Dora explores real life

Dora and her band of friends bring their adventures to the big screen, and the result is muy gracioso. Can you say “gracioso”? It means funny.

“Dora and the Lost City of Gold” sings, dances and explores its way to an older crowd. Dora, played by Isabela Moner, was once a cute but sometimes annoying child and is now a teenager attending high school in Los Angeles. Diego, her primo, is played by Jeff Wahlberg.  

After living her entire childhood in the jungle, she’s oblivious to social faux pas. Her childlike innocence, and singing about her backpack, make her the ridicule of the school. Diego is embarrassed of her antics and distances himself from the aloof Dora.  

A trip to the History Museum ends with Dora, Diego and two students kidnapped and taken back to the jungle. Kidnappers are trying to find a lost Incan civilization. The kidnappers believe Dora’s parents found the lost city and kidnap her to force her to find them.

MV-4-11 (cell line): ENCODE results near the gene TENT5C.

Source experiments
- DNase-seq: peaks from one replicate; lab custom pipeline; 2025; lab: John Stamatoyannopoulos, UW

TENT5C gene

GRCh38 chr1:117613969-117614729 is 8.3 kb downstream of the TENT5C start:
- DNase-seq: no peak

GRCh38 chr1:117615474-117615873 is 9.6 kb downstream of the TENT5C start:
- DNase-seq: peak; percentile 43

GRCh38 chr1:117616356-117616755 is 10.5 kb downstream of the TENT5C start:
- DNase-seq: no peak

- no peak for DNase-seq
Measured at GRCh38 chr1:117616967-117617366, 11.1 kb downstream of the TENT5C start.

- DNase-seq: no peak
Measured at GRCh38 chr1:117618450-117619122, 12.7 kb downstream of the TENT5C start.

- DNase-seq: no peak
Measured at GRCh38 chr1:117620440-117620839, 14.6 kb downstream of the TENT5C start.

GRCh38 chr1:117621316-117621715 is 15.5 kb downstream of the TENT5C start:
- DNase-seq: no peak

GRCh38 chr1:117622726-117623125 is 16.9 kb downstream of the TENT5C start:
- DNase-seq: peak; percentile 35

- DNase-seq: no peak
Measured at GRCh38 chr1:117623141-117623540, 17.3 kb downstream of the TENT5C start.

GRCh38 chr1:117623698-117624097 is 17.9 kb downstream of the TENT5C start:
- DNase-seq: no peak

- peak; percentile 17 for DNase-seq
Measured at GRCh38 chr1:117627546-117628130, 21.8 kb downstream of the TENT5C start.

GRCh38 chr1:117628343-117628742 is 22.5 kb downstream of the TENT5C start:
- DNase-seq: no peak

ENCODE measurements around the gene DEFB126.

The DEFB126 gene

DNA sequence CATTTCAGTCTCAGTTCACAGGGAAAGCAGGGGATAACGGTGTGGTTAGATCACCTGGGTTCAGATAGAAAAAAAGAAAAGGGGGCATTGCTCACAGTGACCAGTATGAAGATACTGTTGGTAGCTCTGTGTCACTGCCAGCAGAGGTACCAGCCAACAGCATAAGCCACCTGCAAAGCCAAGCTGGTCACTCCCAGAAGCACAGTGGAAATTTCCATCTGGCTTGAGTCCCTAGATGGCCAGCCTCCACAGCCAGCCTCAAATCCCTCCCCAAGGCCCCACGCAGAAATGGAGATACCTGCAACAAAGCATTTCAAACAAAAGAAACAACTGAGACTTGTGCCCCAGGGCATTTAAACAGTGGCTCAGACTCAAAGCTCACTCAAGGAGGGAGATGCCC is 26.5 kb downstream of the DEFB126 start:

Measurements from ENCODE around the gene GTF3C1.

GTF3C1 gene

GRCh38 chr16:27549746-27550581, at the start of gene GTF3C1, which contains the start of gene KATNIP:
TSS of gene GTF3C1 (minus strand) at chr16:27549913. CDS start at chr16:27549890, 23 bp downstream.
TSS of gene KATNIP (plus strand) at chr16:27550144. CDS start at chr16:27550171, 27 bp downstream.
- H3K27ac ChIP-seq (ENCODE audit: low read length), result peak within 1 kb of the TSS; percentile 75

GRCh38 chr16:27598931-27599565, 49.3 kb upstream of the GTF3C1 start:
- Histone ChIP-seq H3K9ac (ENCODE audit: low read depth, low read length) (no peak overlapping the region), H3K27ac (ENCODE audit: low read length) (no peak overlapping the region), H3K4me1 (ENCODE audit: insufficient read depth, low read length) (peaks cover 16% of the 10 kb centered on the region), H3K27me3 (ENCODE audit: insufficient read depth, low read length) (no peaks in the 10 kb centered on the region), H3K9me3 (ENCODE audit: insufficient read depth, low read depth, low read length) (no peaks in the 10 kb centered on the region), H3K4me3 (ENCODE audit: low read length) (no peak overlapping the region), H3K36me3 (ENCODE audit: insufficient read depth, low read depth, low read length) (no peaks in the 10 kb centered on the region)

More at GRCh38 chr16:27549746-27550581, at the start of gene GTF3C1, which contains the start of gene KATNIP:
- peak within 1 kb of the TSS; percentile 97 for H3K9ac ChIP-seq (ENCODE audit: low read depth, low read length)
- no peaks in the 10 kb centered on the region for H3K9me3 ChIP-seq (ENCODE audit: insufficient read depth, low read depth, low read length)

The movie stays true to the cartoon version including characters like map and Boots the monkey. Dora breaks into songs quite often about her backpack or map. There’s even a part where the characters hallucinate they are cartoon characters.  

In the end, Dora saves her parents and continues to stay true to herself in the process. Despite her quirky personality, her peers learn to accept her. 

The actors do a wonderful job blending comedy with some touching moments. Boots and Swiper the fox are a little disappointing. For a movie that attempts to be set in the real world, it fails to make Boots and Swiper look real. Yes, they are talking animals, but they could have done a better job of making them look less creepy.  

Overall, it was a funny story with some cheesy moments. This is a movie that parents can enjoy along with their children of all ages.

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